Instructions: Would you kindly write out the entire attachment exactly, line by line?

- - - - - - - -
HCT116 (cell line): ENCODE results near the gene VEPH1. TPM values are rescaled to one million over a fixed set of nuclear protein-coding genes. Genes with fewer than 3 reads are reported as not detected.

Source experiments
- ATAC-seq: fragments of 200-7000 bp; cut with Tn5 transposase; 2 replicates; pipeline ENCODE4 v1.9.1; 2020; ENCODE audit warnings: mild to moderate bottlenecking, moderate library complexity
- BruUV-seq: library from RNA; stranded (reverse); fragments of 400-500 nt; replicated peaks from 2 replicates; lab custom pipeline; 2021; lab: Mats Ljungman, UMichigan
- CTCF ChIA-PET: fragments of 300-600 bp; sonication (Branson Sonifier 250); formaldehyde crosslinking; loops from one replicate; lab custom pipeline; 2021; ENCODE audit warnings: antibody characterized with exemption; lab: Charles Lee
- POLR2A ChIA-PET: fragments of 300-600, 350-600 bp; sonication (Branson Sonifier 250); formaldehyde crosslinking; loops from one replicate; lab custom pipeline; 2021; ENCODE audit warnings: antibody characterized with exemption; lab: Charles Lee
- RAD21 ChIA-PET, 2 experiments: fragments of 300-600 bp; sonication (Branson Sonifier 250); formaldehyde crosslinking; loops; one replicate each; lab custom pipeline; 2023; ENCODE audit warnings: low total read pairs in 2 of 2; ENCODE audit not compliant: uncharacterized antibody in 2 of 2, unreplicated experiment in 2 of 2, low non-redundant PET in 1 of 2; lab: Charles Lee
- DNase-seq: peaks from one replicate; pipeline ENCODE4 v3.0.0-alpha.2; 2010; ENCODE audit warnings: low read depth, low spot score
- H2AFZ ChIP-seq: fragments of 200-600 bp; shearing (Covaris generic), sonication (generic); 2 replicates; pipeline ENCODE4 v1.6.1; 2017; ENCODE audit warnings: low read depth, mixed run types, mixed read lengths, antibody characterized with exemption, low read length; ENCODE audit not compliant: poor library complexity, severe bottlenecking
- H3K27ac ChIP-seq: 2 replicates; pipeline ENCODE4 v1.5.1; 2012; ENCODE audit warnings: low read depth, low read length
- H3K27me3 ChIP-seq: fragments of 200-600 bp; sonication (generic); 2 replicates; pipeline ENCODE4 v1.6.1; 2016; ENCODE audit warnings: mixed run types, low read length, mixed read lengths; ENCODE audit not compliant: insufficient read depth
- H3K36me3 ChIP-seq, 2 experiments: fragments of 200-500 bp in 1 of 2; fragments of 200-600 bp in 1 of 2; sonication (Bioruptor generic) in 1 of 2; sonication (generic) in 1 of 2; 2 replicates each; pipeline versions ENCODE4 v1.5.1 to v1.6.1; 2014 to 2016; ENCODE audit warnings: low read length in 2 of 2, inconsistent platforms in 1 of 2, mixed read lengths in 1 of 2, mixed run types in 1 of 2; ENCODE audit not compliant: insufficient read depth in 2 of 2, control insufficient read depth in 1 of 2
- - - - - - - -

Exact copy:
HCT116 (cell line): ENCODE results near the gene VEPH1. TPM values are rescaled to one million over a fixed set of nuclear protein-coding genes. Genes with fewer than 3 reads are reported as not detected.

Source experiments
- ATAC-seq: fragments of 200-7000 bp; cut with Tn5 transposase; 2 replicates; pipeline ENCODE4 v1.9.1; 2020; ENCODE audit warnings: mild to moderate bottlenecking, moderate library complexity
- BruUV-seq: library from RNA; stranded (reverse); fragments of 400-500 nt; replicated peaks from 2 replicates; lab custom pipeline; 2021; lab: Mats Ljungman, UMichigan
- CTCF ChIA-PET: fragments of 300-600 bp; sonication (Branson Sonifier 250); formaldehyde crosslinking; loops from one replicate; lab custom pipeline; 2021; ENCODE audit warnings: antibody characterized with exemption; lab: Charles Lee
- POLR2A ChIA-PET: fragments of 300-600, 350-600 bp; sonication (Branson Sonifier 250); formaldehyde crosslinking; loops from one replicate; lab custom pipeline; 2021; ENCODE audit warnings: antibody characterized with exemption; lab: Charles Lee
- RAD21 ChIA-PET, 2 experiments: fragments of 300-600 bp; sonication (Branson Sonifier 250); formaldehyde crosslinking; loops; one replicate each; lab custom pipeline; 2023; ENCODE audit warnings: low total read pairs in 2 of 2; ENCODE audit not compliant: uncharacterized antibody in 2 of 2, unreplicated experiment in 2 of 2, low non-redundant PET in 1 of 2; lab: Charles Lee
- DNase-seq: peaks from one replicate; pipeline ENCODE4 v3.0.0-alpha.2; 2010; ENCODE audit warnings: low read depth, low spot score
- H2AFZ ChIP-seq: fragments of 200-600 bp; shearing (Covaris generic), sonication (generic); 2 replicates; pipeline ENCODE4 v1.6.1; 2017; ENCODE audit warnings: low read depth, mixed run types, mixed read lengths, antibody characterized with exemption, low read length; ENCODE audit not compliant: poor library complexity, severe bottlenecking
- H3K27ac ChIP-seq: 2 replicates; pipeline ENCODE4 v1.5.1; 2012; ENCODE audit warnings: low read depth, low read length
- H3K27me3 ChIP-seq: fragments of 200-600 bp; sonication (generic); 2 replicates; pipeline ENCODE4 v1.6.1; 2016; ENCODE audit warnings: mixed run types, low read length, mixed read lengths; ENCODE audit not compliant: insufficient read depth
- H3K36me3 ChIP-seq, 2 experiments: fragments of 200-500 bp in 1 of 2; fragments of 200-600 bp in 1 of 2; sonication (Bioruptor generic) in 1 of 2; sonication (generic) in 1 of 2; 2 replicates each; pipeline versions ENCODE4 v1.5.1 to v1.6.1; 2014 to 2016; ENCODE audit warnings: low read length in 2 of 2, inconsistent platforms in 1 of 2, mixed read lengths in 1 of 2, mixed run types in 1 of 2; ENCODE audit not compliant: insufficient read depth in 2 of 2, control insufficient read depth in 1 of 2